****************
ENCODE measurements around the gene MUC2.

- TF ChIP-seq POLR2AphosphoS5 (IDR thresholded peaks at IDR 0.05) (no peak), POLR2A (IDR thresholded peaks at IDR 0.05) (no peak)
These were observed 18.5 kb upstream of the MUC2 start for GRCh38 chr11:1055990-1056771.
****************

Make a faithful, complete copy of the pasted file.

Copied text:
ENCODE measurements around the gene MUC2.

- TF ChIP-seq POLR2AphosphoS5 (IDR thresholded peaks at IDR 0.05) (no peak), POLR2A (IDR thresholded peaks at IDR 0.05) (no peak)
These were observed 18.5 kb upstream of the MUC2 start for GRCh38 chr11:1055990-1056771.